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  1. Alfa
    Abuse of cold remedies by teens is national trend

    01/28/03

    JOHN SNELL

    ALOHA -- Children across the country are turning to over-the-counter cold
    medicines for the same sort of high provided by illegal drugs such as LSD.

    The drugs they are using are readily available, cheap and legal. In many
    cases, they learn about them from Web sites that compare the drugs with
    their illegal counterparts.

    In that light, health officials are hardly surprised by an overdose Sunday
    night that hospitalized five Washington County children who took large
    doses of Coricidin HBP Cough & Cold Medicine.

    Children's substance abuse, including that of cold remedies, has a history
    as long as underage drinking. But until recently, the most commonly abused
    substances were prescription drugs including codeine.

    Coricidin contains dextromethorphan. According to the National Institute
    on Drug Abuse, it is contained in more than 100 over-the-counter cold
    remedies, from cough syrup to throat lozenges. Medicines with "DM" or
    "Tuss" in their names contain the drug.

    Dextromethorphan goes by a variety of slang names, including CCC, DXM,
    DMX, Dex, Red Devils, Skittles, Robo, Tussin and the Poor Man's PCP.

    "It's pretty common. It's probably one of the more common drugs of abuse
    of the young teenager," said Craig Warden, chief of pediatric emergency
    services and a medical toxicologist at the Oregon Poison Center.

    Questions about overdoses Last year, the center received 294 calls about
    potential cold medicine overdoses. The center does not break down how many
    calls involved Coricidin or how many were intentional or accidental.

    In 2000, two Clark County, Wash., teenagers died in incidents linked to
    Coricidin.

    In one case, a 13-year-old boy was found dead in his closet after an
    overdose of the drug. In another, a 15-year-old boy hanged himself after
    taking about 30 pills. Both deaths were ruled suicides.

    Warden said an overdose of the medicine can cause elevated body
    temperature and heart rates. Medical literature shows it also can cause a
    rise in blood pressure and an imbalance in body chemistry causing damage
    to the liver. Other effects include impaired judgment, loss of
    coordination, dizziness, nausea, hot flashes, slurred speech, tremors,
    seizures and death.

    Coricidin comes in packages, with 16 tablets selling for about $5. Warden
    said the normal dosage for cold sufferers is one or two tablets every four
    hours.

    Abusers frequently take as much as a full box at once. The five Aloha
    youths took 80 tablets among them.

    Stores restrict access As abuse of over-the-counter medications has become
    more prevalent, drugstores have started keeping them out of reach.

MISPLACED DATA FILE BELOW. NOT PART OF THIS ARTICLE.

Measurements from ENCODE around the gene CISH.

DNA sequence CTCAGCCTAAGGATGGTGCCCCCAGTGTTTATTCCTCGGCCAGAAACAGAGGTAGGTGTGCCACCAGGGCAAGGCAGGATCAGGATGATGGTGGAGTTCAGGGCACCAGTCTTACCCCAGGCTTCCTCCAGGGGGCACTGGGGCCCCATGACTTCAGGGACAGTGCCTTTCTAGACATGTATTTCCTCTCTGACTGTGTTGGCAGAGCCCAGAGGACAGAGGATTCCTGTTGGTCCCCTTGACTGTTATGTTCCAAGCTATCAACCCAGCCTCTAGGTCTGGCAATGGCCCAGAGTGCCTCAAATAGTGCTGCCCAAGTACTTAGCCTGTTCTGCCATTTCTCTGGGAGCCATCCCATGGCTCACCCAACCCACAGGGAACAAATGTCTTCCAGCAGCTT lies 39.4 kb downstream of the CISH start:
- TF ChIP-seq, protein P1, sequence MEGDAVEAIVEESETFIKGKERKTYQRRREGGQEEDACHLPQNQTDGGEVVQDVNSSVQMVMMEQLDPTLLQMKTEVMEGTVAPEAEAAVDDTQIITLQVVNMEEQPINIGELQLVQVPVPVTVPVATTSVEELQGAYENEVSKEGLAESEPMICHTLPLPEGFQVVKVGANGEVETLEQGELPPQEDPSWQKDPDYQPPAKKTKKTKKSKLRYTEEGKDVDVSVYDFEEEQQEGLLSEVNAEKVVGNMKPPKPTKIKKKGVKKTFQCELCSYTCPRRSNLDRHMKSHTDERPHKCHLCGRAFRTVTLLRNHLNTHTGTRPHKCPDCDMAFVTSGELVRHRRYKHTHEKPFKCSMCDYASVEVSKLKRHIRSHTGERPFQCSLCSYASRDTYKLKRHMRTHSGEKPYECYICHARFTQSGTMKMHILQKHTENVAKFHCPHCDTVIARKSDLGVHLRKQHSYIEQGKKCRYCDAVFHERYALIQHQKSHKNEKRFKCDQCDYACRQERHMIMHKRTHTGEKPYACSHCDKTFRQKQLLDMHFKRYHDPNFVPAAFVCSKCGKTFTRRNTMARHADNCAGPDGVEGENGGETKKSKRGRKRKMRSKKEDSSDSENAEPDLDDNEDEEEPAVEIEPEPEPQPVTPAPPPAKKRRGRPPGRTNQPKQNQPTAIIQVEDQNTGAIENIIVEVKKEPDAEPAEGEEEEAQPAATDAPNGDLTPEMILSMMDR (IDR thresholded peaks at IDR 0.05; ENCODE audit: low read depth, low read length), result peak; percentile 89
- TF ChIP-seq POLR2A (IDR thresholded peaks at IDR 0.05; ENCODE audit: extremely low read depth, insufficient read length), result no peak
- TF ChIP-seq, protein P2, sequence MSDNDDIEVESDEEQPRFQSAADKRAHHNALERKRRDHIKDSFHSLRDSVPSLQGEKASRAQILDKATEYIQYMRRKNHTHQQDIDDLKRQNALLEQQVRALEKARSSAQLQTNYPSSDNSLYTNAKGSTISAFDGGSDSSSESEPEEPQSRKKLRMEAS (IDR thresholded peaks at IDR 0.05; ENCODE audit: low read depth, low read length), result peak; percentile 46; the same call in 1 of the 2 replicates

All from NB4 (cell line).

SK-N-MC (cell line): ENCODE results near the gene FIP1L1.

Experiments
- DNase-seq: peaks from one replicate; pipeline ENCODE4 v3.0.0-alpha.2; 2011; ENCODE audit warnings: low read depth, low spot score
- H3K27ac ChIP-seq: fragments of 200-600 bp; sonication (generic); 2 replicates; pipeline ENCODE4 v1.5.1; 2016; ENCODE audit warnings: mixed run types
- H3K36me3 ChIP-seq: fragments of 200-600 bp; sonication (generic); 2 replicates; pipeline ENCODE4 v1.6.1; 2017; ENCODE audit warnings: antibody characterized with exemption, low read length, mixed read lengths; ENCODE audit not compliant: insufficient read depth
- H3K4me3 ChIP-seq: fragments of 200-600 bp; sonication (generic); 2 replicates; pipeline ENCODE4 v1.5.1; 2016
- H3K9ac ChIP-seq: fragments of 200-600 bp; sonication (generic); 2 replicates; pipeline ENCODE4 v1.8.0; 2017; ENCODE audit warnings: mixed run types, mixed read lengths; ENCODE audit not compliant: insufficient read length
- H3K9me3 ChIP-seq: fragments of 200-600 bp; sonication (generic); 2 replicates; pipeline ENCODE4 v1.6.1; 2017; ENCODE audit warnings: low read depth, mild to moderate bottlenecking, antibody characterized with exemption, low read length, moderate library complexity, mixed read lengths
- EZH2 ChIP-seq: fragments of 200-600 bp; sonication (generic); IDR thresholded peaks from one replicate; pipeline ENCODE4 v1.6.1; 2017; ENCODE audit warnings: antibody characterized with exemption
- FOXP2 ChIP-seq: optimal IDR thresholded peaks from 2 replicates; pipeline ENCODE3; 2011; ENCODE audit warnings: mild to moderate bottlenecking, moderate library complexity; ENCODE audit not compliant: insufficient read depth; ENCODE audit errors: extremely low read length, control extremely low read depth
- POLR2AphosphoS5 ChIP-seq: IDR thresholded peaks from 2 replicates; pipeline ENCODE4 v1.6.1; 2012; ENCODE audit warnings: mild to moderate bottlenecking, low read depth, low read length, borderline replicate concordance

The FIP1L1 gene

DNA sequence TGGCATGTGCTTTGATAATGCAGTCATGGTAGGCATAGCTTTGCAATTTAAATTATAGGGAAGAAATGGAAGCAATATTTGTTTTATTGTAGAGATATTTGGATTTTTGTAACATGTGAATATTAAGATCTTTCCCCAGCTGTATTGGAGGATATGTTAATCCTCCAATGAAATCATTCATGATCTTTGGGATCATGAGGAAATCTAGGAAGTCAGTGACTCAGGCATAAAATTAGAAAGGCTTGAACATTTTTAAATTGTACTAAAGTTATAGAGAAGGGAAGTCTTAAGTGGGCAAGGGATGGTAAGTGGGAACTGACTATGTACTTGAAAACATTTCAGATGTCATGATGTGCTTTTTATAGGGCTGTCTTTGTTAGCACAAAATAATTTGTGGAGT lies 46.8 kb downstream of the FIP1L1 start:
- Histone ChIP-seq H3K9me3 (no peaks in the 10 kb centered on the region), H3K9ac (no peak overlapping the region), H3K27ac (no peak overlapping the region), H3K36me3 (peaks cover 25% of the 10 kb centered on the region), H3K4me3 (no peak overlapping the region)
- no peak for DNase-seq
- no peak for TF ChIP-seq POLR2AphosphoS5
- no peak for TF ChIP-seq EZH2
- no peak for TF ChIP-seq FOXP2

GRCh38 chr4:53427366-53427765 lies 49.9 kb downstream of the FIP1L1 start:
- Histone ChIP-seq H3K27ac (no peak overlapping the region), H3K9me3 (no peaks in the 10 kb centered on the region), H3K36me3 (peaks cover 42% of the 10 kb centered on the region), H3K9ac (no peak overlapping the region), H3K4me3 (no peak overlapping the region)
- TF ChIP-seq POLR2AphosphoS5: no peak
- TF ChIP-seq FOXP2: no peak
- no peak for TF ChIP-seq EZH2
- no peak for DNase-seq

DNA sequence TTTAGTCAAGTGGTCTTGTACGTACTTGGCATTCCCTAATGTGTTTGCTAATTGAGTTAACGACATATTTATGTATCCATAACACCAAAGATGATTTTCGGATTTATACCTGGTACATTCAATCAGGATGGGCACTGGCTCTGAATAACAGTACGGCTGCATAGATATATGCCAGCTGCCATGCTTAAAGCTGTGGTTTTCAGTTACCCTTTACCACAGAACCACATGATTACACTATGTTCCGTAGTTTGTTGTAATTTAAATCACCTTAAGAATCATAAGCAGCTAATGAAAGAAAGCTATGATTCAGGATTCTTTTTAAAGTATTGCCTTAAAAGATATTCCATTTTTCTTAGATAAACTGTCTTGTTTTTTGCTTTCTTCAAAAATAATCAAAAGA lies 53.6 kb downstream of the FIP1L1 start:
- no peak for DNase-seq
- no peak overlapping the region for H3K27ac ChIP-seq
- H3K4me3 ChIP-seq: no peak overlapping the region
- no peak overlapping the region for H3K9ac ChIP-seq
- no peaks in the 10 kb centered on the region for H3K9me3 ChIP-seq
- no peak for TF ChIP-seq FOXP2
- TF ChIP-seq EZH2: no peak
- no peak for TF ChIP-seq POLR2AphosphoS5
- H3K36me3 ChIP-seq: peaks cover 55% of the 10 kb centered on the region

Customers don't need a prescription, but have to ask a pharmacist or clerk
    to provide them.

    "We used to have a problem and started keeping these medicines behind the
    counter about two years ago," said Tom Herbage, pharmacist at Beaverton
    Pharmacy.

    Rite Aid pharmacies don't lock up cold medications because it would be
    impractical given the number of brands, said Jody Cook, a spokeswoman for
    the Harrisburg, Pa., company.

    The national chain works with local communities if there are specific
    concerns about over-the-counter medications, she said. For example, it
    limits the number of packages of products with ephedrine that it will sell
    to one customer because the drug is used to make methamphetamine.

    Effort to educate adults Executives at Schering-Plough HealthCare
    Products, the maker of Coricidin, acknowledge abuse of the drug is a
    problem, company spokesman Jim Lawenda said. To combat the problem, the
    company has worked with organizations including the Council of Family
    Health to advertise the dangers of incorrectly using products that contain
    dextromethorphan.

    "We do believe that it is very important that parents and educators play a
    role in addressing drug abuse with kids at these ages," Lawenda said.

    Warden said parents of children who are abusing the drug might notice a
    change in the child's behavior and poor school performance.

    "It's like any drug," he said. "They won't be acting right and they will
    appear flushed."

Comments

  1. antizero
    You know what I hate about these stories...? It's always
    Coricidin that gives dextromethorphan a bad name. If these kids
    would do a little research before they put shit into their body, these
    deaths wouldn't happen... but oh well I guess.
  2. lolomgwtfbbq
    Yeah, CCC has other active ingredients. I think all OTC
    deaths/problems are because of either ODing or because the people don't
    look at the other active ingredients and end up ODing on the other
    ones. That's why I think it's important to look up a bunch of stuff
    about any drug you want to try before you do it.</font>
  3. Dualpower


    Health officials are hardly suprised? According to this article, DXM
    gives an LSD like high. How many LSD overdoses have there been? One or
    two maybe, unless they are just urban myths.



    The whole CCC type-thing is only going to get worse if these kinds of
    articles keep coming. I wonder how many kids would die if they started
    including acetaminophen in these preparations as a deterrant.
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